You can’t get anywhere if you don’t know where you’re going. It’s also obvious that once you know where you’re going, you need to lay out a path that will take you there. But things that are obvious are not always easy. It can be helpful to adopt a process that is customized to your needs but is based on an approach that has worked for others in the past.
Nadir Chandra’s story was typical of most business owners who have made the tough decision to leave their companies. At age 54, he was confident in finding a meaningful second act and was ready to leave his 25-employee commercial sign-making business. Nadir was thinking of selling to one or two of his key employees and when we met him his first question was: "Is this the right choice for me and my business?"
Many of you find yourselves in the same predicament. You are able to envision your life beyond business ownership, but you don’t have a clear picture of how to transition your business to the successor you choose, for the money you want and on your timeline. So, what do you and the Nadir Chandras of the world do?
Here is what we told Nadir:
First, understand that leaving your company is a process. Realizing that life after leaving your business can be as fulfilling as your life as a successful owner is simply the first step. The next step is to figure out a way to approach your transition in a methodical, logical, and rational manner. Most owners do not put enough thought and planning into their future ownership transitions. Often, they believe there are systems in place that will take care of everything when they decide they are ready. Maybe, they believe they’ll figure it out when they get there.
If that describes your situation, you are not alone. Most owners, and their advisors for that matter, don’t know there is a planning and implementation process that is methodical, rational, and can be tailored to your unique goals.
Setting goals and objectives, while also understanding the value of your business, are the first steps towards planning for your future. Based upon what you want and what you have, you can then examine and choose a proper path for you: be it a sale to a third party, a transfer to children, a sale to an Employee Stock Ownership Plan (ESOP), a sale to a co-owner, or retaining ownership of your business until the very end. As part of this process, you also must consider what would happen to the business and to your family in the event your death or disability precedes your "best outcome" plan.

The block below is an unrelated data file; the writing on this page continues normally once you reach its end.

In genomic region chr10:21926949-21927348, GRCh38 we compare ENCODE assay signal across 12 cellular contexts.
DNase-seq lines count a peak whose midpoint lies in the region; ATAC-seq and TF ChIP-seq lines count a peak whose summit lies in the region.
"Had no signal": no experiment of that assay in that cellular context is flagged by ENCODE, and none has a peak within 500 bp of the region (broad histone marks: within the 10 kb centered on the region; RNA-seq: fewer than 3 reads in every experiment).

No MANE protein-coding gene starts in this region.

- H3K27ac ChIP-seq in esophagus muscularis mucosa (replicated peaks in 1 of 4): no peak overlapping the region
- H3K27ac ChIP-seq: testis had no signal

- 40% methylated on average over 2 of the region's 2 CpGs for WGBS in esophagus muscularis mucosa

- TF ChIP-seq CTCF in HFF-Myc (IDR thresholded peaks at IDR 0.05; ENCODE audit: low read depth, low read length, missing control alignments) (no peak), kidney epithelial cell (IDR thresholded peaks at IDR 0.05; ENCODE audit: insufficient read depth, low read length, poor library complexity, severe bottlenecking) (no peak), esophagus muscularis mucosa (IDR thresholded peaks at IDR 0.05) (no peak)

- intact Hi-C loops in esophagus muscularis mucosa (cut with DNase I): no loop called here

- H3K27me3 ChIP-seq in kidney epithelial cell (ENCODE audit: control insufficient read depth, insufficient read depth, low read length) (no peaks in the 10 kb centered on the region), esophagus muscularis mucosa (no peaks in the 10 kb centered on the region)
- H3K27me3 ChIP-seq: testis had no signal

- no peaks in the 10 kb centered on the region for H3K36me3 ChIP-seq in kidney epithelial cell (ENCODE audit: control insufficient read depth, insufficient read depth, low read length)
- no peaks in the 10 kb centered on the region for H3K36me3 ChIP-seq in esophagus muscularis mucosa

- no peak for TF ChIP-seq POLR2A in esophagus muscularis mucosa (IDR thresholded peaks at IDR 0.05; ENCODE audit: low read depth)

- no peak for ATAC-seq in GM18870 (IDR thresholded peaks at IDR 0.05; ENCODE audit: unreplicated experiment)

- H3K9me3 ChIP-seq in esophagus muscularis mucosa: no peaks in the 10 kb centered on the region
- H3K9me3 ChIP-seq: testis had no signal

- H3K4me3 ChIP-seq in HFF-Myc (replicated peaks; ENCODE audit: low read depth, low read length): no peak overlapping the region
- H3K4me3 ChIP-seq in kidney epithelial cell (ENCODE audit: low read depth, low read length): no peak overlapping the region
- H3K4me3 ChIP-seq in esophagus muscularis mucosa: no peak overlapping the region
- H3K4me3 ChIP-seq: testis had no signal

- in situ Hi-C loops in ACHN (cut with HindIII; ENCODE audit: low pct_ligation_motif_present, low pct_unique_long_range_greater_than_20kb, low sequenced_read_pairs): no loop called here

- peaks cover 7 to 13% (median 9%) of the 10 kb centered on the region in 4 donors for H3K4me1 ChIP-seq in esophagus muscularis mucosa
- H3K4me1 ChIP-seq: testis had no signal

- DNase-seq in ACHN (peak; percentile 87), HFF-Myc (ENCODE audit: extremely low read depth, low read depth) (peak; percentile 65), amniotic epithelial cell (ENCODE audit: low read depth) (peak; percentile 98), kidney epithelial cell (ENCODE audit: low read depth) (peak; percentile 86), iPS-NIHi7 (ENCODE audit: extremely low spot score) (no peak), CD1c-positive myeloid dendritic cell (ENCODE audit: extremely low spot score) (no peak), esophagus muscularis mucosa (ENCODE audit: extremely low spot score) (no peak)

Simply knowing the process and proceeding down the path to part with your business, however, is insufficient. If you can’t describe how you’re going to get there, is it likely you’ll reach your destination? To promote success, you need a written plan that:
Avelo Plans New Florida Nonstops Out Of ILM
Miriah Hamrick - Mar 30, 2023
Wawa Gas Station Proposal On City Planning Agenda
Staff Reports - Mar 30, 2023
Despite Banking Headwinds, NCino Reports Steady Growth In Sales
Jenny Callison - Mar 29, 2023
Riverfront Farmers’ Market Returns To Dock Street For 20th Season
Miriah Hamrick - Mar 29, 2023
Tech Roundup: New Software Platforms, STEM-ILM Event And Tech Awards Deadline
Johanna Cano - Mar 29, 2023
Brunswick County property owners have received their new tax values as a result of this year’s required revaluation process....
Doug Hamerski is a nephrologist who likes to spend his free time on other sciences, from circuity to radio. This pastime has now grown to a...
Book and media recommendations from Info Junkie Hoop Morgan, founder of The Forte Institute....
The 2023 WilmingtonBiz: Book on Business is an annual publication showcasing the Wilmington region as a center of business.